An Artists Communion Through A Lens

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Made In The U.S.A.

Commercial product photography is rare for me but I’m always pleased when  clients call me back.  In the spring of 2014, I did a shoot for the website of Curtis Blake Leather.  This spring, their assignment was to photograph a new line of wine and beer totes with the idea of having some images for boutique magazine use.

01 CB 2016The first step, just like a portrait session, was to meet with the client, learn about the products, what they wanted and propose some ideas.  My client wanted to use a setting we’d used before.  It suited the products and it would help maintain a consistent look and feel with the existing web content.  I proposed some studio setups that would allow me to control the lighting more completely than an outdoor location.  We agreed on some approaches and I planned the shoots(s).

While the lighting was very different for the outdoor and indoor setups, some basics were the same.

To get the sharpest possible image, the camera was mounted on a tripod and the shutter triggered remotely.  I also used a shutter release with a 2 second delay and MLU ( Mirror Lock Up).  The tripod holds the camera still and the remote trigger eliminates vibration by not touching the camera shutter button.  When the shutter is tripped, the mirror in a SLR or DSLR flips up, introducing vibration. Locking the mirror up and using a 2 second delay before the shutter fires allows the mirror vibrations to dampen, maximizing sharpness. Mirrorless cameras eliminate this variable.

Outdoors, I used an aperture of f8. Generally 2 or 3 stops from the widest aperture is the sharpest or “sweet spot” of a lens.  I didn’t need a wide aperture to isolate the subject from background, everything was in the same plane of focus.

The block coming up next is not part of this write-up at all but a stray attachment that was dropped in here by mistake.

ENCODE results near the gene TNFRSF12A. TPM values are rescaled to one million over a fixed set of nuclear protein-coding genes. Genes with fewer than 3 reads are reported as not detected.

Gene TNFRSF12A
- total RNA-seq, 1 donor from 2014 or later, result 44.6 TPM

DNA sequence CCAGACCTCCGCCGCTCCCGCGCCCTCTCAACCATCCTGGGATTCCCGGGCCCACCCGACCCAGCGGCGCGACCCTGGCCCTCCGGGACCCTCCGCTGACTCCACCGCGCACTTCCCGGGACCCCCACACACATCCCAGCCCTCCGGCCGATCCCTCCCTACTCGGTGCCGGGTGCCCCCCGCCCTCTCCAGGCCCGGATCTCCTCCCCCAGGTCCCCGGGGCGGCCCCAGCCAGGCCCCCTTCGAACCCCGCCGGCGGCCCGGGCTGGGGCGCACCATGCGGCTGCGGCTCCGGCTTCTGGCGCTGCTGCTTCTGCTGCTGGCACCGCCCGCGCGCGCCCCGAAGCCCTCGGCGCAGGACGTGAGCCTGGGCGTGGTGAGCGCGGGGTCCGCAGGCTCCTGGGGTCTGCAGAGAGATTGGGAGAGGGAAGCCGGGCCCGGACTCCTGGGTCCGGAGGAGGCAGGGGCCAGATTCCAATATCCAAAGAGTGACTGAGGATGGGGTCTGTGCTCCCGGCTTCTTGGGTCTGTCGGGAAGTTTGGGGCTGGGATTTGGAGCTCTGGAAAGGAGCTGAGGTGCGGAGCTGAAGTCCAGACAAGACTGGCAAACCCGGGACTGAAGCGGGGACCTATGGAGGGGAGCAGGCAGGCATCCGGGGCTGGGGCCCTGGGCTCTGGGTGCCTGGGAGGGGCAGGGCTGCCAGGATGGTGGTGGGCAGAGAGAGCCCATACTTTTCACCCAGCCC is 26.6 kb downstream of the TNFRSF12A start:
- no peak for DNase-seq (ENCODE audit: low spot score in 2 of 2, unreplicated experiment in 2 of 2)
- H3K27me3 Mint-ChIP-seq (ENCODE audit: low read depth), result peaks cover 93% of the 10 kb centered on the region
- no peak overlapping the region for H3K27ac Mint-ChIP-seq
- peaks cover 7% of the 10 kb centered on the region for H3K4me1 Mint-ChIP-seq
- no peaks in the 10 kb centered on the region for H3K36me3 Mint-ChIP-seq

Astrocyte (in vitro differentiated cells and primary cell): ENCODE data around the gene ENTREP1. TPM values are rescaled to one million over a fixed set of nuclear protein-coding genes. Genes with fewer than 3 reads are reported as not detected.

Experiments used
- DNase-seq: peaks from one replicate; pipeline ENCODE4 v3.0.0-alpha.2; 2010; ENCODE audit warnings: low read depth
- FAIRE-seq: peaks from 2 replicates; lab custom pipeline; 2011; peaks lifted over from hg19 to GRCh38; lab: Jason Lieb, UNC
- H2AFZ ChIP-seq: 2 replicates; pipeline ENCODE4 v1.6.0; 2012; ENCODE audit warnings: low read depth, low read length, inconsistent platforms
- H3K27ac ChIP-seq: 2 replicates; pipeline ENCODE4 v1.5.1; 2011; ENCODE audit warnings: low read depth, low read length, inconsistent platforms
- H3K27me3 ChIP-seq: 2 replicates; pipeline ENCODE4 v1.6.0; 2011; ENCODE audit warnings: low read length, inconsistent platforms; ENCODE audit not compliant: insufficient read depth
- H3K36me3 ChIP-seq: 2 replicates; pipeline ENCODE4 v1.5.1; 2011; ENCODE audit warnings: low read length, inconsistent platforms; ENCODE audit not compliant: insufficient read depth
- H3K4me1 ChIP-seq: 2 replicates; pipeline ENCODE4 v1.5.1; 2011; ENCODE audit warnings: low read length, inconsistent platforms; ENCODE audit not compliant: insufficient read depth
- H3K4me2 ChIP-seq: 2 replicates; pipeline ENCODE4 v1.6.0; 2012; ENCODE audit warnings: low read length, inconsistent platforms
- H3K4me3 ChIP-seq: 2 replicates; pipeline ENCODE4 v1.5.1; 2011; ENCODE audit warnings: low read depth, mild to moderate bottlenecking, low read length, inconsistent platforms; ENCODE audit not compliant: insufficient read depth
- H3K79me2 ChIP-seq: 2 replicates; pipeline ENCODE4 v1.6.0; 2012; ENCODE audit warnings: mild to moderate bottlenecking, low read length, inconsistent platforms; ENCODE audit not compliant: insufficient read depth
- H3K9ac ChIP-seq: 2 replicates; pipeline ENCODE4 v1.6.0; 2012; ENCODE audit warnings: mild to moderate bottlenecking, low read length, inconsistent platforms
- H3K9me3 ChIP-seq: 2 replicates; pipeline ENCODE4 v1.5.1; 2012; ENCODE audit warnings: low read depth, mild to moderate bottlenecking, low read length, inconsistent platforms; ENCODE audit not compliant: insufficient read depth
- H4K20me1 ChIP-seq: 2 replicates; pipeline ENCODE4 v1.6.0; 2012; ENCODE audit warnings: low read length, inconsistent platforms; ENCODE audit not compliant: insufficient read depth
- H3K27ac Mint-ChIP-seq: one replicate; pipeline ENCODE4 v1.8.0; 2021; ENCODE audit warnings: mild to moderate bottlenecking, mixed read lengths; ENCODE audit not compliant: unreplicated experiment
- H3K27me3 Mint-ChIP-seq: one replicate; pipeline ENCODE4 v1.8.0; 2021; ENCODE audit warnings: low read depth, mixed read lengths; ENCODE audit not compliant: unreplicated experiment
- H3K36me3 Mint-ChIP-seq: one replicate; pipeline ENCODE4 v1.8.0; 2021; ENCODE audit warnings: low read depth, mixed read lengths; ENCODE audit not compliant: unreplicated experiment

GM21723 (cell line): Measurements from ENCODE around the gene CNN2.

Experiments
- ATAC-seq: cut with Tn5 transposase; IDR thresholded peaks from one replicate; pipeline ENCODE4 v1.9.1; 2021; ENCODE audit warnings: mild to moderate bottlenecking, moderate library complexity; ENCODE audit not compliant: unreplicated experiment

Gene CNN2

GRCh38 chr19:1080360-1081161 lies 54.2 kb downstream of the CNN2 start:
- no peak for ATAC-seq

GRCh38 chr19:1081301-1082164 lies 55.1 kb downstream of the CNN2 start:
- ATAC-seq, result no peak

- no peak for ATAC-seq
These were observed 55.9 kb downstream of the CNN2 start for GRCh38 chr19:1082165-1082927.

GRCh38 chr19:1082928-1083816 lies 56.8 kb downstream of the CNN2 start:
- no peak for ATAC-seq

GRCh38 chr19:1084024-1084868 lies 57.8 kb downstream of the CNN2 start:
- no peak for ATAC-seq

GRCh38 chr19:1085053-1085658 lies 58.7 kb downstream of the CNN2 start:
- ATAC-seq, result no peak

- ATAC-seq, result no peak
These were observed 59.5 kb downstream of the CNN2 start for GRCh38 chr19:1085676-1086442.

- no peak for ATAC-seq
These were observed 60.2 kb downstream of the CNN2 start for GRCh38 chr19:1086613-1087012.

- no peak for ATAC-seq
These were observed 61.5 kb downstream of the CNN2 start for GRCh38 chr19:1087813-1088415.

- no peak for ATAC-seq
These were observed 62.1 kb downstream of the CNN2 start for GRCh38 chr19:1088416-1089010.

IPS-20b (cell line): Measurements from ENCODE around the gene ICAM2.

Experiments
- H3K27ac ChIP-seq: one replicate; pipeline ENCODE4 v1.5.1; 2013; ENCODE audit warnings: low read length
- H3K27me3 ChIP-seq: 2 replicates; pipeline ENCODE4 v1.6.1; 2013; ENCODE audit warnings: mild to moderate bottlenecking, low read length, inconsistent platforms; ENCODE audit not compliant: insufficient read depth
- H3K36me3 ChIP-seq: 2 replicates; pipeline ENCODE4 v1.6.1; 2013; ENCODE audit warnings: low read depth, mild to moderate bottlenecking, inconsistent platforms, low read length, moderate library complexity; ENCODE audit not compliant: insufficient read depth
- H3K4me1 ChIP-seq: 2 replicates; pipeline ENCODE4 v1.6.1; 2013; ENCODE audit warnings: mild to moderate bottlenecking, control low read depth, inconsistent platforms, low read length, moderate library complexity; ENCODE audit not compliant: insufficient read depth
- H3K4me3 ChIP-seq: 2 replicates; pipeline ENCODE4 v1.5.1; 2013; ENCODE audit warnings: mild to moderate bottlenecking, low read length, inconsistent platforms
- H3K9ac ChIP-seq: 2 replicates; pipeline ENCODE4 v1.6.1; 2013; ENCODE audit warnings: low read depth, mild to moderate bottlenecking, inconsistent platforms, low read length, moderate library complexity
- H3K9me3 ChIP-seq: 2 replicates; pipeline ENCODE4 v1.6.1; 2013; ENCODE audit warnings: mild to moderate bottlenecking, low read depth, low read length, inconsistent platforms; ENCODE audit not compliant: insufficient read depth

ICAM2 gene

Lighting the outdoor images was a matter of balancing the ambient light with a pair of manual speed lights or hot shoe flashes.  Without the flashes, everything would look flatter and the texture of the leather barely seen.   With flash, I could establish the modelling and contrast I wanted, to show the product at its best. It was a simple setup with two remotely triggered flashes on light stands, camera left and right.  Ambient or daylight was part of the “fill” and the speed lights were “main” or “key”.  As always, I moved them and adjusted power to get the direction and ratios I wanted.  Instant review on a digital camera is the modern Polaroid test shot and it’s a wonderful tool.  While I didn’t make detailed notes of the lighting setup, I did use “snoots” to concentrate the flash output.  Using bare flash as a point source gave me the hard light I wanted to match the character of the leather.

Indoors was more complex to setup but simpler to light.  Ambient light was a non issue.  I set my aperture for f11, ISO 100 and Shutter for 1/160 so if there was no flash, the image was completely dark.  The only light that would be recorded would come from the flash.  When I had the set built, I put a single gridded light on a boom directly above the setup. Again, I moved it adjusted power to get the directions and ratio I wanted. The grid let me keep the light where I wanted on the product and off the background for the dramatic lighting ratio.

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Gear used in this post: Pentax K5IIs camera, Pentax 17-70/4 lens, Manfrotto 055XProB Tripod, YN-560III Speedlights, YN-560 TX Remote Trigger, Vello Wired Remote, Expoimaging Rogue Flash Grid & Flashbender, Impact Multiboom Light Stand and Reflector Holder, Savage 53″ Seamless Paper, Gaffers Tape

Editing Tools used in this post: Adobe CC2015, Nik Collection, Pixel Genius Photokit, Wacom Intuos Pro Tablet, Pantone Huey Pro

 

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